• However, in twin pregnancies where one of the fetuses are affected by a chromosomal abnormality while the other is normal, there is the possibility of having selective termination of the affected fetus or continue with the pregnancy with the hope that both fetuses will be born alive.
  • With selective termination (just one of the twins) after 16 weeks, the risk of miscarriage becomes three times higher compared to a selective termination before 14 weeks. Subsequently, if the parents decide to do a prenatal diagnostic test, it would be preferable to do a villocentesis. The result in this case will be available within 13 weeks of pregnancy while with amniocentesis results would only be available after 16-17 weeks of pregnancy.

Chorionicity and complications (BC= bicorial;MC= monocorial)


Miscarriage: In singleton pregnancies, where ultrasound shows a fetal viability of 11-13 +6 weeks, the probability of miscarriage or intrauterine fetal death before 24 weeks is about 1%. The risk of miscarriage in dichorionic twins is about 2% and in monochorionic twins of about 10%, the latter is mostly due to the twin-to-twin transfusion syndrome (TTTS).


Perinatal mortality: It is about 0.5% in singleton pregnancies, 2% in dichorionic twins and 4% in monochorionic twins. High mortality rate in multiple pregnancies is mostly due to complications that arise from premature delivery. In monochorionic twins, the risk is even higher due to twin-to-twin transfusion syndrome.


Growth restriction: In singleton pregnancies birth weight below the 5th percentile is generally 5%, in dichorionic twins is about 20% and in monochorionic twins of about 30%.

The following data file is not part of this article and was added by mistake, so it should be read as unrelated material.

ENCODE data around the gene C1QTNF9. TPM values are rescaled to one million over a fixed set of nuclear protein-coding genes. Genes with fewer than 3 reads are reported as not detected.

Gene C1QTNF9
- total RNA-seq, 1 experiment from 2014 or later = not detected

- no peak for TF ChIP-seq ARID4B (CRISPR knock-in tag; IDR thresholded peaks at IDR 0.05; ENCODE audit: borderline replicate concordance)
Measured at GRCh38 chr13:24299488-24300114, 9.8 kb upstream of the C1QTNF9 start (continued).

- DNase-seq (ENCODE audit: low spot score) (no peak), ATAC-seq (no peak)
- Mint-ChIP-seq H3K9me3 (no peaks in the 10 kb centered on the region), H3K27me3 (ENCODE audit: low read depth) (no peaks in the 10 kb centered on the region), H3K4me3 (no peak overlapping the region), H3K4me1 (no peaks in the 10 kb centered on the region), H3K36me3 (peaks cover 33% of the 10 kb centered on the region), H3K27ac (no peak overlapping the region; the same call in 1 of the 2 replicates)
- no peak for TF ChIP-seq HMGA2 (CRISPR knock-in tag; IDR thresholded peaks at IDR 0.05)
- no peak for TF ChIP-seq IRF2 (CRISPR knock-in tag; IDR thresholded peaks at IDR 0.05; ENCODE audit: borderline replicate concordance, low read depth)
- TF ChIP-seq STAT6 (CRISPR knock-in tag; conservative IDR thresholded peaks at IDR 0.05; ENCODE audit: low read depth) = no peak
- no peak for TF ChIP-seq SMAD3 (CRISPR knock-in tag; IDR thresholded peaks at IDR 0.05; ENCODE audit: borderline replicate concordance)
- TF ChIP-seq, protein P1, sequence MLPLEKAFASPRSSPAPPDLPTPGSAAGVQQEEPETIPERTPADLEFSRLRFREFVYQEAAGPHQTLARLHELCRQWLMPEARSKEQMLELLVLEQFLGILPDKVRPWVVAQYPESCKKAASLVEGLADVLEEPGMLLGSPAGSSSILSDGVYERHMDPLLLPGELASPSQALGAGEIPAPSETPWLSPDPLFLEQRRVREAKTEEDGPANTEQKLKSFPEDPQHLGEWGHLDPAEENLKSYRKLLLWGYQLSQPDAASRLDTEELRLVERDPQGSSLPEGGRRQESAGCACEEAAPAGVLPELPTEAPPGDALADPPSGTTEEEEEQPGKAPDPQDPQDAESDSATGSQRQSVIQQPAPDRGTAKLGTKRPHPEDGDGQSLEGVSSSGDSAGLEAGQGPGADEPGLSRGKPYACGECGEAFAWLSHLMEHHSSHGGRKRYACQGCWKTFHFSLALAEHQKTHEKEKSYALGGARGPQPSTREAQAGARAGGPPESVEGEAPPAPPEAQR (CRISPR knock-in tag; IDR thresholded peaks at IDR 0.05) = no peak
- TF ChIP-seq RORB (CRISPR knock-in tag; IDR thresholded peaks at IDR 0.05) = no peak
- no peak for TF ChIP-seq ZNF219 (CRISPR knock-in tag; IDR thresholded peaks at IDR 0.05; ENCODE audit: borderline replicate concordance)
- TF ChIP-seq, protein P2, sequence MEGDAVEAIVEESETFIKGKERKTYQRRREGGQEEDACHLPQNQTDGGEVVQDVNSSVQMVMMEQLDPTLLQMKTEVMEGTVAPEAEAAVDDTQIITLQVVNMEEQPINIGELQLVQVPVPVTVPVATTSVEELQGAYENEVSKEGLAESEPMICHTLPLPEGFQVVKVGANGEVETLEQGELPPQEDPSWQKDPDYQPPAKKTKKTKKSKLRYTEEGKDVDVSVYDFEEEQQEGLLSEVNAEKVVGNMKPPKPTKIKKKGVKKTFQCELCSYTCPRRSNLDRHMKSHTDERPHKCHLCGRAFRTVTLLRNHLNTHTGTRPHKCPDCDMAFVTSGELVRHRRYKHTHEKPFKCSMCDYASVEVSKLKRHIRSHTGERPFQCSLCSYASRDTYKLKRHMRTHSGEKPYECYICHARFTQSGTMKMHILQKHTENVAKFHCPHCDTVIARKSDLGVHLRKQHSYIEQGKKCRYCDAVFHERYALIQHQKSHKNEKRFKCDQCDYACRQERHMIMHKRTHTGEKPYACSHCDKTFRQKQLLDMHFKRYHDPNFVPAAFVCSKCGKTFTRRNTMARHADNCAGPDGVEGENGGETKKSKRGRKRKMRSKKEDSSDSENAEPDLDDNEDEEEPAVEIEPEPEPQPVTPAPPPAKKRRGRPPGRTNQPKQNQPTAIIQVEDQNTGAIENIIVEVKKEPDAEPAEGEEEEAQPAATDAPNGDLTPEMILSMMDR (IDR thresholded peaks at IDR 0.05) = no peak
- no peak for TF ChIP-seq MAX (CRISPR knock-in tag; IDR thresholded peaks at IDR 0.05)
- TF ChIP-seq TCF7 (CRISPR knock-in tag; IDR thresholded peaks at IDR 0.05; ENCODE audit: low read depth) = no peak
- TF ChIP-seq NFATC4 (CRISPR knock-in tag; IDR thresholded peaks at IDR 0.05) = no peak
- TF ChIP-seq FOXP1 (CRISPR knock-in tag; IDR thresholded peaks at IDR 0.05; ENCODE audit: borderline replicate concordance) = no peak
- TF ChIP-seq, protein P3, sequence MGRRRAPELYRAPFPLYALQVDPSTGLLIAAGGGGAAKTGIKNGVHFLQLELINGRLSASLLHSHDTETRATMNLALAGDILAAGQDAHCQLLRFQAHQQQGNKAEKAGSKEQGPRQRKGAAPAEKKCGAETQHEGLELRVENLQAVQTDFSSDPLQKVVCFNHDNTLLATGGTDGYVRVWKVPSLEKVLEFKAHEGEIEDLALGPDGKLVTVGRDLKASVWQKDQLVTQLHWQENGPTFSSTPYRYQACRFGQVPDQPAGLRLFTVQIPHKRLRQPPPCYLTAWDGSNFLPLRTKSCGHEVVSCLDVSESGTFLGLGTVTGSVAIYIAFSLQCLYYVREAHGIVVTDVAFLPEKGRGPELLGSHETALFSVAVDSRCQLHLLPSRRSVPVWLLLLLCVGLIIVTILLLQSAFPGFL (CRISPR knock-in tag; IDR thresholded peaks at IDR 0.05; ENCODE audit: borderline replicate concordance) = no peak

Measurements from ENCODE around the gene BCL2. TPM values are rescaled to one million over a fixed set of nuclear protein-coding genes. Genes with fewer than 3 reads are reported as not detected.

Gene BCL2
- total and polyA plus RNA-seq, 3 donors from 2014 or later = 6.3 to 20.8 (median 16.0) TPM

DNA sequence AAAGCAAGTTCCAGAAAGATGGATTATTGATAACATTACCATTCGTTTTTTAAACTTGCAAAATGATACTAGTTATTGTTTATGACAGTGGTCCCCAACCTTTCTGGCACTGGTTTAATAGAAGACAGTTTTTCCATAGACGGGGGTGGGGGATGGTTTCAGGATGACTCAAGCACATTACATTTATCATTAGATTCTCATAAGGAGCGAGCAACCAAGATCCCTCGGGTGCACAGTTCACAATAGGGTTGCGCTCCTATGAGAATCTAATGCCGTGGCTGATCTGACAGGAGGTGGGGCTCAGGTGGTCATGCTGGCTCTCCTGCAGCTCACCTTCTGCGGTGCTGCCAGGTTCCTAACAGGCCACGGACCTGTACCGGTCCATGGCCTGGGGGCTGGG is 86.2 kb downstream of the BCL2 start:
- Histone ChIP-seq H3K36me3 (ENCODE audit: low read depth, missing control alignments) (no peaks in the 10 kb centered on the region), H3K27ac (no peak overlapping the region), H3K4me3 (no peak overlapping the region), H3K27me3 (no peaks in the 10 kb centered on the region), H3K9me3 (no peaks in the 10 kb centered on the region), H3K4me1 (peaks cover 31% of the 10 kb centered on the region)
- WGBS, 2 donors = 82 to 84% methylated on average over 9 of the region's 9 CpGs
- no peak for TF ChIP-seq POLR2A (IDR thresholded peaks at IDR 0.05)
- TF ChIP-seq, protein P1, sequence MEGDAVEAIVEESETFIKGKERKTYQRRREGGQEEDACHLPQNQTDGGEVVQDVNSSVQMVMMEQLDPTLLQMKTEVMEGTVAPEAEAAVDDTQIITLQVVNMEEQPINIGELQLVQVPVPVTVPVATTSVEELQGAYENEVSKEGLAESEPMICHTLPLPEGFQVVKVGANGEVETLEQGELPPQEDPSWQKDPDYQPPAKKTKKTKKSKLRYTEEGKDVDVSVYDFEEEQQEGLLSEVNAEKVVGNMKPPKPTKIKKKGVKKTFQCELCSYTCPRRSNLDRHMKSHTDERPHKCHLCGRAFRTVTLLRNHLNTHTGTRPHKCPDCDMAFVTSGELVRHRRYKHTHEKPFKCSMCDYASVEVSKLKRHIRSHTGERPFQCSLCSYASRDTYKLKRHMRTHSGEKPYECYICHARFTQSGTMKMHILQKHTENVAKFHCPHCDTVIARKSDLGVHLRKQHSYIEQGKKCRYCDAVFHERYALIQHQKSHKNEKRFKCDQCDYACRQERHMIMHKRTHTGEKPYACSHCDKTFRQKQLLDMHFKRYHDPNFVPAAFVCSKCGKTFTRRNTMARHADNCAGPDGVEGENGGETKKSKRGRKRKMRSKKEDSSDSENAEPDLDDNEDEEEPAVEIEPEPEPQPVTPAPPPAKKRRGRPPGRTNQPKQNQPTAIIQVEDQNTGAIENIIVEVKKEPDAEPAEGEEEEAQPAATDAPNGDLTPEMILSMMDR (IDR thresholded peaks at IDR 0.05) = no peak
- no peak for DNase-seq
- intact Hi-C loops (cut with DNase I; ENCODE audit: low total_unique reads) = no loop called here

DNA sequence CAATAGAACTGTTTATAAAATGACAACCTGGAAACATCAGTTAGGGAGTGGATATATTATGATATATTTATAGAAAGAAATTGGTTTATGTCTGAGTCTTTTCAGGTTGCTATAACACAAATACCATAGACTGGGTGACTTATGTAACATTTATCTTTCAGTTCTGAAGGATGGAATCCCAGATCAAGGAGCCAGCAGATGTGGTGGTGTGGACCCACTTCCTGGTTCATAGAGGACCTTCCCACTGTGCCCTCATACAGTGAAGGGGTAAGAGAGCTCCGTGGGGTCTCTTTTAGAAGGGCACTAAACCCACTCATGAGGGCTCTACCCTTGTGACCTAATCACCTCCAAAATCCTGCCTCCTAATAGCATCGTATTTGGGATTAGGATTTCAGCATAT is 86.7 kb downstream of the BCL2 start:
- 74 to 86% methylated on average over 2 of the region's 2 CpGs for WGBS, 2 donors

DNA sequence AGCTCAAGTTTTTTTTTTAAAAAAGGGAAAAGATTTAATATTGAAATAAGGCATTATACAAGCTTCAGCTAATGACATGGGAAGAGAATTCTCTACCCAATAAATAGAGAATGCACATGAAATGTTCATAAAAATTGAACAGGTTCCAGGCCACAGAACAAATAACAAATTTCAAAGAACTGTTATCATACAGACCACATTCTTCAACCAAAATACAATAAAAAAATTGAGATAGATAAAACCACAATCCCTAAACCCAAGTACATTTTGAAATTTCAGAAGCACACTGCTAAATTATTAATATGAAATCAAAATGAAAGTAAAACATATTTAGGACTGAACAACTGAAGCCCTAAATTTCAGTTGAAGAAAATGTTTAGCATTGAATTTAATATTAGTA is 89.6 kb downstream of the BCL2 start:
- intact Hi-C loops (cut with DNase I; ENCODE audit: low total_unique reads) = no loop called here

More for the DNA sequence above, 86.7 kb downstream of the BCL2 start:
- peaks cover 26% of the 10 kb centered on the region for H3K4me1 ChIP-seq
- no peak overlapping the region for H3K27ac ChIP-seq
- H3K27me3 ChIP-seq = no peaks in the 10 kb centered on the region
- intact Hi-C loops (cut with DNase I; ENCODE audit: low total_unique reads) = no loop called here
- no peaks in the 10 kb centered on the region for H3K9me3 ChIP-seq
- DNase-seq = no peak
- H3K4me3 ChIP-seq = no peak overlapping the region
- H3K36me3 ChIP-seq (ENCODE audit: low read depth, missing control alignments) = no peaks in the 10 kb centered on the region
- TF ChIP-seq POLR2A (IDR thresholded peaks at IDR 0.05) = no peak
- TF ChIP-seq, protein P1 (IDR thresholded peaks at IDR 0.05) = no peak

Pre-term deliver: Generally all babies born before the 24th week of pregnancy will die, while almost all those born after 32 weeks will survive. Babies born between 24 and 32 weeks are at high risk of neonatal death and disability. The risk of spontaneous delivery between 24 and 32 weeks is about 1% in single pregnancies, 5% in dichorionic twins and 10% in monochorionic twins.


Structural abnormalities: the likelihood of structural defects is about 1% in single pregnancies, 1% for each fetus in dichorionic twins and 4% for each fetus in monochorionic twins


Twin-to-twin transfusion syndrome

In all monochorionic pregnancies, there are vascular connections between the two fetuses in the placenta.

Twin-to-twin transfusion syndrome (TTTS) is caused by the blood flow through the placental vascular anastomoses from a fetus (donor) to another (the receiver).

In about 10% of monochorionic twin pregnancies severe TTTS, which is characterized by polyhydramnios (excess amniotic fluid) into the amniotic sac of the receiving fetus, can be observed within 16-24 weeks.

Another possible complication, which has been observed in approximately 10% of monochorionic twin pregnancies is severe growth restriction of one of the two fetuses.

Both TTTS and severe growth restrictions can be successfully treated with endoscopic laser surgery. This intervention breaks the connection between the blood vessels in the placenta. 

Both TTTS and severe growth restriction can be predicted by the difference in the measurement of NT between the two fetuses at 11-13 weeks. The risk for developing these complications is 30% higher in pregnancies where the difference in NT measurements is equal or more than 20%. The risk is reduced to 10% where the difference in NT is less than 20%






Last Edit: 05/08/2013 10:25pm